Last year heavy metal pioneers Iron Maiden set out on the most ambitious tour not only of their career, but the entire history of touring. Challenging every facet of the production, performing 23 shows in 45 days over 50,000 miles in 11 countries on four continents, and that was only the first leg of the tour. Maiden took to the sky in their custom Boeing 757, “Ed Force One,” which was also piloted by their singer, Bruce Dickinson. In addition to the band and their families, a crew of 70, and 12 tons of stage equipment they also brought along Canadian filmmaker’s Scot McFadyen and Sam Dunn (Metal: A Headbanger’s Journey) to document the event. The result is the new film Iron Maiden: Flight 666, which was released by Universal Music Enterprises on two disc DVD and Blu-Ray June 9th, 2009. A two disc CD of just the concert was also released.
Recorded during their historic “Somewhere Back in Time Tour,” which had the band performing songs only from their 1980-1989 catalog, the film presents a good balance between the show both on stage and backstage. Beginning at the start of the first show in Mumbai, India the film quickly backtracks to the previous forty-eight hours with the loading of the plane in England. Bruce Dickinson sums up that the goal of this tour, and motivation for “Ed Force One,” was to be able to play all the locations that are often too expensive and out of the way for a typical tour schedule. The film is peppered with individual interviews of each band member giving reflective insights on the tour, as well as creating intimate portraits of their dynamic personalities. Throughout the course of the film you get a sense of how ordinary they really are in their day to day lives off stage: playing tennis, golf, sight seeing, spending time with their families.
The highlight of this film is seeing the worldwide impact that Maiden has had on their fans over the last thirty years. Unlike most bands with Maiden’s lifespan their fans seem to get younger and younger as new generations discover their music. From parents sharing the band with their children, to a priest in San Paulo, Brazil who has over 160 Iron Maiden tattoos, to teens living in a militaristic police state they are able to transcend cultures in a way even Christ couldn’t do. Their status as living legends is not overlooked among their contemporaries either. At the Forum in Los Angles the backstage footage showcases a cavalcade of metal personalities including Ronnie James Dio, Scott Ian, Kerry King, and Lars Ulrich among others. The bulk of the tour (and film) is spent in Central and South America where the excitement is unrelenting. As stated in the beginning of the documentary, with little radio or mainstream media support they have managed to conquer the world, selling over 70 million albums and playing some of the largest concerts in music history.
As a bonus to go along with the film the second disc is the entire concert from this tour’s set, with each song performed at a different location. Most of these are featured throughout the film in varying capacities, but here each performance is presented in full. It is quite reminiscent of the “Live after Death” concert from ‘85 and makes a nice companion to the earlier film. Not only because this tour is a throwback to that one and shares a similar set list, but it shows that despite that passage of twenty-five years they still have all the energy, enthusiasm, and appreciation for their fans who have made their career last that long.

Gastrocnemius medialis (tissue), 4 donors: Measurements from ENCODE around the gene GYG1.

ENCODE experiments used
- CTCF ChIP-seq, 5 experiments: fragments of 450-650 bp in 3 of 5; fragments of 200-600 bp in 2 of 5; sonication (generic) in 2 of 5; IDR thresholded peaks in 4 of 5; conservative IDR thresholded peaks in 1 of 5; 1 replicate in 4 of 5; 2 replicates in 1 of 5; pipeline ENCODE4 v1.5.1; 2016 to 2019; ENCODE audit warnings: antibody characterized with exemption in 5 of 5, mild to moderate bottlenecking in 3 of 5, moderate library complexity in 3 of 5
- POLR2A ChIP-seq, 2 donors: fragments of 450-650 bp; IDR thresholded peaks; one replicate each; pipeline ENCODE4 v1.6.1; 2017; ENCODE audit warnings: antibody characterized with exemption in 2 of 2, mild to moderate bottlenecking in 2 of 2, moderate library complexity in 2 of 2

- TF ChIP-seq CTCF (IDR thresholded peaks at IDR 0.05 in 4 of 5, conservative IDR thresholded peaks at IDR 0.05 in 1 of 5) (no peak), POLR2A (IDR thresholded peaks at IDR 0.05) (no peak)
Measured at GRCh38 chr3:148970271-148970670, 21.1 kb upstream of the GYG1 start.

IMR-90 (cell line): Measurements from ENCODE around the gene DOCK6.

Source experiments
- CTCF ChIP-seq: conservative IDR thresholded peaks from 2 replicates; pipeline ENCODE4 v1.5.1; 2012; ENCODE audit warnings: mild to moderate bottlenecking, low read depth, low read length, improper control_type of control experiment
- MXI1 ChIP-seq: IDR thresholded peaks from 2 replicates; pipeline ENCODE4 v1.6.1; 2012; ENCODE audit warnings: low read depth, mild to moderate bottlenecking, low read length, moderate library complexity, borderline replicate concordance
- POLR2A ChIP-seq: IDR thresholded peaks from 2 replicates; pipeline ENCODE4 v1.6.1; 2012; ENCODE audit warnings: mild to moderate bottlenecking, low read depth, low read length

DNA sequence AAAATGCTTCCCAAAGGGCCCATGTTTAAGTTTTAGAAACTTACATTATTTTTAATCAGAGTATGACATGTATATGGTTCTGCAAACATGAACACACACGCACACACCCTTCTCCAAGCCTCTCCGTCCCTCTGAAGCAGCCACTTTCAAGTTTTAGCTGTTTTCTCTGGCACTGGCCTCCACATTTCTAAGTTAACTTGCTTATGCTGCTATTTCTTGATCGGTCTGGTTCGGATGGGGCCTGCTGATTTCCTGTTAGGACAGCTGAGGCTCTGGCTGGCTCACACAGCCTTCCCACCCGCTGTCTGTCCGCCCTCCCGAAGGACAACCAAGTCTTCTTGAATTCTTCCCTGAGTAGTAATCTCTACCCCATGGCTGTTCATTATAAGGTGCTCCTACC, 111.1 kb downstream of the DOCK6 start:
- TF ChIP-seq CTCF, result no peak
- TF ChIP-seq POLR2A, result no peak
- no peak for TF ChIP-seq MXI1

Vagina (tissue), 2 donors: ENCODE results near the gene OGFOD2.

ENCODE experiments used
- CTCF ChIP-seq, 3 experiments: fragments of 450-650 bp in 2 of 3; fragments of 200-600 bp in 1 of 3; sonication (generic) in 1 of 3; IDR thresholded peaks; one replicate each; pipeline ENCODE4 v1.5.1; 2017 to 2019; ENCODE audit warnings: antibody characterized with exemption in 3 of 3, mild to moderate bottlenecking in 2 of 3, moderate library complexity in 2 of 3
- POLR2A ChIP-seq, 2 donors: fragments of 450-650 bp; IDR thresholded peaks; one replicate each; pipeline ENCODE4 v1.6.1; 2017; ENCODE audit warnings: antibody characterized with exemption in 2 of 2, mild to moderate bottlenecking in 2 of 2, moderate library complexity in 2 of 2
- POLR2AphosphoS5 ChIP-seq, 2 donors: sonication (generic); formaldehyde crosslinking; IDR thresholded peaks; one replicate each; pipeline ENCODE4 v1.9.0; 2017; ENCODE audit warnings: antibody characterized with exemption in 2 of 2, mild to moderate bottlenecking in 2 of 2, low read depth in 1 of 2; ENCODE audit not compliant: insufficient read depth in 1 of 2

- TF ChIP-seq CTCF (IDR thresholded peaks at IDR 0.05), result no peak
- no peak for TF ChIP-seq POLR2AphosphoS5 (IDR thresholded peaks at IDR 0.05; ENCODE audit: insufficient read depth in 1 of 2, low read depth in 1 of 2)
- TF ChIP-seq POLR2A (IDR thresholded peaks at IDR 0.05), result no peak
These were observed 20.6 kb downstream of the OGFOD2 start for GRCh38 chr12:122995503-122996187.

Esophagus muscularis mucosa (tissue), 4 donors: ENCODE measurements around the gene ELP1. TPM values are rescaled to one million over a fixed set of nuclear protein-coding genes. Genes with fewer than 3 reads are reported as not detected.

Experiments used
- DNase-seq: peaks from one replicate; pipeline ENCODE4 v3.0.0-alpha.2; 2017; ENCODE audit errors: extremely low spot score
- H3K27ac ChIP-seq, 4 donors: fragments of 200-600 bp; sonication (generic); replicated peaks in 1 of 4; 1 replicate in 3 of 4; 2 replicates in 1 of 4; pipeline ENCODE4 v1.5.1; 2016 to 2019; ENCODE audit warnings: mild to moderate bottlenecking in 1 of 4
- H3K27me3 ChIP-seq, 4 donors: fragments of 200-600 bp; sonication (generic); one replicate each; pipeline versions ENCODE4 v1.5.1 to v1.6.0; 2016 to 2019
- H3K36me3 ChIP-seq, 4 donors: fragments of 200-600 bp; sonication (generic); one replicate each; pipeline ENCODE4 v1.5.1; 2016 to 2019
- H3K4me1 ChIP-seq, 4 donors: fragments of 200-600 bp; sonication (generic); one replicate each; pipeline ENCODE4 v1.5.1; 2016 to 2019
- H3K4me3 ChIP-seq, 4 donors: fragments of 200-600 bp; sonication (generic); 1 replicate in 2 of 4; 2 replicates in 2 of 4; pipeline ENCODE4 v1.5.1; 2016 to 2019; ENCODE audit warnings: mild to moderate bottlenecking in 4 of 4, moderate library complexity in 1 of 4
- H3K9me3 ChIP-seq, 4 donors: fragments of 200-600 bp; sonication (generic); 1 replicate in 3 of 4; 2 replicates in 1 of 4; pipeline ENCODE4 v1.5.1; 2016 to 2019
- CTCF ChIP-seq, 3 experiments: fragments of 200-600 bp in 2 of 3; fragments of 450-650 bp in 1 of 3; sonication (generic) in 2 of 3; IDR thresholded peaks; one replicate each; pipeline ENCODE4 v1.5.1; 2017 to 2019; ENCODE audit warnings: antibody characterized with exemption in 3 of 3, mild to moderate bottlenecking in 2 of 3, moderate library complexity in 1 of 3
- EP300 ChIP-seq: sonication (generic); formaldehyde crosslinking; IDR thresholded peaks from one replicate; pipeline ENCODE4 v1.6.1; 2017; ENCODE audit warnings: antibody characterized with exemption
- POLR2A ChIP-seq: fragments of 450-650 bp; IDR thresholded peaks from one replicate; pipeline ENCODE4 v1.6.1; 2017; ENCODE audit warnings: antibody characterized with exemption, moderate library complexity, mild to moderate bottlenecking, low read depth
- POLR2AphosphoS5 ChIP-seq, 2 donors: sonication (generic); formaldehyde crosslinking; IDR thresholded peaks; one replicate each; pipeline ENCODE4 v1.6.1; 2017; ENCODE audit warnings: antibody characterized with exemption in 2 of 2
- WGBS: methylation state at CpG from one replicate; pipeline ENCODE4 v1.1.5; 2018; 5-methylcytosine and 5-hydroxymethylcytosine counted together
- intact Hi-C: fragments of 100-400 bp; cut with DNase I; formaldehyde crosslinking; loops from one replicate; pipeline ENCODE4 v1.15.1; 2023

The film really paints a humbling picture of this band in a positive way. Unlike most metal documentaries that thrive on controversy and hardships this one is really just a lot of fun. Even the fact that Dickinson is flying the freaking plane speaks volumes about his character and commitment to Maiden’s fans. That he would do all that and go out on stage every night to perform – you know Hetfield isn’t driving Metallica to their gigs, and forget about Ozzy getting behind the wheel of anything and making it show up in tact. It is very reassuring to see that even after all of their years that Maiden still has the integrity of a band with nothing to lose. The DVD comes packaged as a small hardcover book and includes 24 pages of pictures and journal entries from the tour by singer and pilot Bruce Dickinson.
Iron Maiden is Bruce Dickinson (Vocals), Steve Harris (Bass), Adrian Smith (Lead/Rhythm Guitar), Dave Murray (Lead/Rhythm Guitar), Janick Gers (Lead/Rhythm Guitar), & Nicko McBrain (Drums).
- “Churchill’s Speech”
- “Aces High”
- “2 Minutes To Midnight”
- “The Trooper”
- “Wasted Years”
- “The Number Of The Beast”
- “Can I Play With Madness”
- “Rime of the Ancient Mariner”
- “Heaven Can Wait”
- “Run To The Hills”
- “Fear Of The Dark”
- “Iron Maiden”
- “The Clairvoyant”
- “Hallowed Be Thy Name”
Be sure to check out Peter O’Brien’s thrash metal documentary “Riphouse 151: Could’ve Been’s & Wanna Be’s” which is currently on the festival circuit.